DIY Tank Tracks Give Tons Of Traction

If you’re building a robot for off-road or rough terrain, chances are you’ve thought about using a tank-tread style drive. There are a ton of kits available with plastic tread and wheels, but they are typically really expensive or pretty flimsy. Instead of going with an off-the-shelf solution, [Paul B] designed a heavy-duty tank tread made with common bike chain and conduit.

Some DIY tread designs we’ve featured just use a single bike chain on either side of the tread pieces. This gets the job done, but each section of tread is usually bolted through the chain. This means that you can’t use a sprocket to drive the chain since all the bolt heads block where the teeth engage. Instead, these designs typically use drive wheels inside the tread, which are prone to slip under a heavy load. [Paul B]’s design is a bit different: it uses a DIY double-wide chain so he can bolt tread segments to the chain and still use a drive sprocket.

Constructing the double-wide chain took quite a bit of work. [Paul B] completely disassembled a couple of bike chains with a delinker tool and then reassembled the chain in a double-wide configuration with M3 bolts instead of the original chain pins. Each section of tread (made out of cut pieces of plastic conduit) bolts on the outside section of chain, and a sprocket runs on the inside. His DIY chain approach saves him money too, since double-wide chains are pretty expensive. Since his sprockets directly engage the drive train, his design should be able to handle as much torque as his drivetrain can put out.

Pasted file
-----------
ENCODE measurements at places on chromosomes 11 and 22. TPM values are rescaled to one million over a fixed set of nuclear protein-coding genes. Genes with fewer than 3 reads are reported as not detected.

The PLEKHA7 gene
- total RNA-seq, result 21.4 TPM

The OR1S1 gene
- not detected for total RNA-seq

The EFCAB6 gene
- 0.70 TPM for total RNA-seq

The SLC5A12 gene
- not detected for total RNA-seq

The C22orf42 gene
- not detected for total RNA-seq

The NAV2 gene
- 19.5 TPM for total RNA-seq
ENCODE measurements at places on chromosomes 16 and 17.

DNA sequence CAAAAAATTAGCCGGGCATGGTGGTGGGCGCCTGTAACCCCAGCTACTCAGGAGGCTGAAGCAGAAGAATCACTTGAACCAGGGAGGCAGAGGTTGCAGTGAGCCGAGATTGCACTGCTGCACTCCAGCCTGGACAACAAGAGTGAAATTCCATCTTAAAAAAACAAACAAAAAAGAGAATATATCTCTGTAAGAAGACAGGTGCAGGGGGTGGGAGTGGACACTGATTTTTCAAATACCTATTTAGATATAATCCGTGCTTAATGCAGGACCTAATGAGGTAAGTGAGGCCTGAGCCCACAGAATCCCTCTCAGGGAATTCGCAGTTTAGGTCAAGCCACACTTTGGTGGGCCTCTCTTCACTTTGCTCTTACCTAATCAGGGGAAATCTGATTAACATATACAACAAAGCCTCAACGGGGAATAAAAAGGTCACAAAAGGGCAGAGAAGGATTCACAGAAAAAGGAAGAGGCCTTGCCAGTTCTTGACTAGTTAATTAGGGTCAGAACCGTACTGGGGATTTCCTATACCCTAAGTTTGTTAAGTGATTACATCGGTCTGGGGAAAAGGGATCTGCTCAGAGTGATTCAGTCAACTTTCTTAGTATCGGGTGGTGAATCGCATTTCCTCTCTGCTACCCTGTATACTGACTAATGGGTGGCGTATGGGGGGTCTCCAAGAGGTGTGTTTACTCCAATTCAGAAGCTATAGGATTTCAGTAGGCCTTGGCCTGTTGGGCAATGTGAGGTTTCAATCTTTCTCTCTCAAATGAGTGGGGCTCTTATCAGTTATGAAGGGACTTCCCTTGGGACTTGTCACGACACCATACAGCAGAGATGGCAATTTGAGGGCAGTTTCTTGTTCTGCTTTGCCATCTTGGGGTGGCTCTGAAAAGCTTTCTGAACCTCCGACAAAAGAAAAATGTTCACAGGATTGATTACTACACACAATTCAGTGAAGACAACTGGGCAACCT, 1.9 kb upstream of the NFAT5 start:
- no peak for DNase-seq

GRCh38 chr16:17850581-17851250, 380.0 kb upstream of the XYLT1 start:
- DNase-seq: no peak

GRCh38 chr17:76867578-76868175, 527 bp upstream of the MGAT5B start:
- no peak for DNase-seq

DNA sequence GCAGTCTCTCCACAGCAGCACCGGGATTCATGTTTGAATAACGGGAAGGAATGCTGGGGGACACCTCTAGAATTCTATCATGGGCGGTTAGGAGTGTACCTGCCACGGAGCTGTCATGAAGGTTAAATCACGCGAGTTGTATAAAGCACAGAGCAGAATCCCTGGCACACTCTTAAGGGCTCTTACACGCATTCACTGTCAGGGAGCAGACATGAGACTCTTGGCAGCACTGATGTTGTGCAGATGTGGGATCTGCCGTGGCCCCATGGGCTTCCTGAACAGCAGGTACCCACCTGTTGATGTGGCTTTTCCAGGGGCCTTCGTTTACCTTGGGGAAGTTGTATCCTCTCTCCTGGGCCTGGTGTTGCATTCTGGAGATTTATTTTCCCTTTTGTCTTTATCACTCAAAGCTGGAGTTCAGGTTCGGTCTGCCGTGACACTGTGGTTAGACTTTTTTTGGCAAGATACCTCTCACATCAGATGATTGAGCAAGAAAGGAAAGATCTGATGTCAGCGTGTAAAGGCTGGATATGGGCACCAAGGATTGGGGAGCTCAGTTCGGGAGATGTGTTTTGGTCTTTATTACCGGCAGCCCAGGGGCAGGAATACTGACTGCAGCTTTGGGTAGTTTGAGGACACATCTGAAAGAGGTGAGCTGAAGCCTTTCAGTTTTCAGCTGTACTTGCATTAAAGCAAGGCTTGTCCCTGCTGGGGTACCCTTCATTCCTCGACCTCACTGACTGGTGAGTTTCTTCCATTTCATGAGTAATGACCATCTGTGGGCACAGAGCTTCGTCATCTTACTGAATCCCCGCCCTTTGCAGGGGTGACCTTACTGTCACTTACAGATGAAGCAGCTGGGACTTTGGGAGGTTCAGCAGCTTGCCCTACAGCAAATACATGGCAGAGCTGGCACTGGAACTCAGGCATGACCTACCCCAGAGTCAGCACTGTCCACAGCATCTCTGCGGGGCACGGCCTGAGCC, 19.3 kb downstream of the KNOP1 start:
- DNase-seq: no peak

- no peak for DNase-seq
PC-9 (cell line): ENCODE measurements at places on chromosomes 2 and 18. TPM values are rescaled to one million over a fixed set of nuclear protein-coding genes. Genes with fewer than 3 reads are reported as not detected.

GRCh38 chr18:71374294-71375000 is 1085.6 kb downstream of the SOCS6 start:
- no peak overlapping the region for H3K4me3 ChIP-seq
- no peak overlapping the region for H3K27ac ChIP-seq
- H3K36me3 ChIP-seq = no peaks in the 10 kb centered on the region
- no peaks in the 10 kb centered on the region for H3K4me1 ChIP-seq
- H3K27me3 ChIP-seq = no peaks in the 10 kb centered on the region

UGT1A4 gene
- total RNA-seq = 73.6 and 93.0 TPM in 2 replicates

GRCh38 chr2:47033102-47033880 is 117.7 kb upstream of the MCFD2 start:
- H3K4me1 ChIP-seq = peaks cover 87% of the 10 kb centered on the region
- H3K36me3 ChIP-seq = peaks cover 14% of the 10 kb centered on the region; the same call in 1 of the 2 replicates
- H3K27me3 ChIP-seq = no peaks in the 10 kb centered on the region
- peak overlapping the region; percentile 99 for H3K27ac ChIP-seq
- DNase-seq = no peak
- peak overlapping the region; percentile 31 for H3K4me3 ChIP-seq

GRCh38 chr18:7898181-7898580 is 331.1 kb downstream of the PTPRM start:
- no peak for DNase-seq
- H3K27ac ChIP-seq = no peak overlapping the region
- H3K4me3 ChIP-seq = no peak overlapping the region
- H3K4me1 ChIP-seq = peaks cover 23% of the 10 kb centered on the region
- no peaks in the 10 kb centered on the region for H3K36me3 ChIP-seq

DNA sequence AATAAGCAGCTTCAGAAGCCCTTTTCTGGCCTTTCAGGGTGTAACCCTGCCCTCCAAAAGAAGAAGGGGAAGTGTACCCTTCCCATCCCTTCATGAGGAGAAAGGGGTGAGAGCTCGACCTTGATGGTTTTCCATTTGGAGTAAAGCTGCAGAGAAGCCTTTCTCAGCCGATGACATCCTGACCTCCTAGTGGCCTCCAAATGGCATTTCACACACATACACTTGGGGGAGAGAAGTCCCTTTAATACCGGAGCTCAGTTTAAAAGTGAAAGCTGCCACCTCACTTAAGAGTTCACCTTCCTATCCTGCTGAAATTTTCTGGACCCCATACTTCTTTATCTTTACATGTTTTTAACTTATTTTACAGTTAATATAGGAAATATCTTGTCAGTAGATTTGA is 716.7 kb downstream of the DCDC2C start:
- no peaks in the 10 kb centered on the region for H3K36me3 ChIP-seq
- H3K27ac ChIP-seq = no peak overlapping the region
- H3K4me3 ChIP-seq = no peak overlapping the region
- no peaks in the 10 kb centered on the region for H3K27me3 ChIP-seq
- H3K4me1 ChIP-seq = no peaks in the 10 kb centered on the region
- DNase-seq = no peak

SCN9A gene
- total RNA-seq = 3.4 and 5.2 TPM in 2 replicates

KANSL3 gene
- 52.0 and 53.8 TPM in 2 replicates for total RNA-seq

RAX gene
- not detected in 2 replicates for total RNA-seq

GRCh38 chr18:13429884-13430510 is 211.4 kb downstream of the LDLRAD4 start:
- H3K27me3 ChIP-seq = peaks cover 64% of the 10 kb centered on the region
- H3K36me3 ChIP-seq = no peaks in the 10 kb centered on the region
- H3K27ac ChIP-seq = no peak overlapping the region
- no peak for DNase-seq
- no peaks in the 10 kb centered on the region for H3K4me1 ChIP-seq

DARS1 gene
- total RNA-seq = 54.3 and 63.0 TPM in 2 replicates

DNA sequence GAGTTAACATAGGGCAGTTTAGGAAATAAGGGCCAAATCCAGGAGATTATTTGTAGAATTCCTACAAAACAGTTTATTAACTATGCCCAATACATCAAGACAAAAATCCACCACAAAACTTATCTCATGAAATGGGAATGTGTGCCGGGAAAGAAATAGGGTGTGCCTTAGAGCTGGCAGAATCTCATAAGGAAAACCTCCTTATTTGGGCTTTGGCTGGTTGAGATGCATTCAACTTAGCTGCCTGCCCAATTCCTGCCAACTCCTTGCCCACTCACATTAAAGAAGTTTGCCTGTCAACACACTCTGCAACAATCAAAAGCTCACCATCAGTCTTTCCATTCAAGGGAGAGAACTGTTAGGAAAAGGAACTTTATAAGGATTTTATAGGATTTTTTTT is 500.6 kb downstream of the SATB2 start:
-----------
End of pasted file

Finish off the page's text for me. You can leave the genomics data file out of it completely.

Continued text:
22 thoughts on “DIY Tank Tracks Give Tons Of Traction

  1. Rather than put bolts through the track (and so require the super-wide chain), as he’s re-bolting the chain, I’m surprised there wasn’t a simpler solution where a link isn’t replaced with something more tooth-like (a bit like a chainsaw chain).
    I do like the re-use of both the bike chain and using the sprockets (could probably make a more elaborate set-up with bike bits and a modified chain)

      1. If properly done, I think the welded pins could be pushed out through two links just as well as they can be pushed out of one (though maybe you’ll need a custom chain tool).

    1. If welding, why not just weld the head of the bolt to the link. You could use a single strand that way. The only problem might be that the threads now protrude through the conduit and down to the ground where they could get damaged and make tread replacement more difficult.

  2. There are industrial roller chains with conveyor attachments.
    08 chains have same pitch as bicycle – half inch (12,7mm) and for smaller projects you could get smaller chains than bicycle one. Plus you could get tons of different sprockets (double or triple row even) witch are not hardened. Typically bicycle sprockets are hardened more-less as hard as they get 55HRC to reduce wear so its not easy to modify them to your suit.

    1. [Koit] I think the point was to actually build one ourselves. But if we are talking about saving time versus money then might not be a bad thing.

      One last thing, Can you give a price break down on that time of chain?

      We have to actually copy the link location from your post…Then remove the image and upload extension…Then find out we have to fill out a form to RFQ.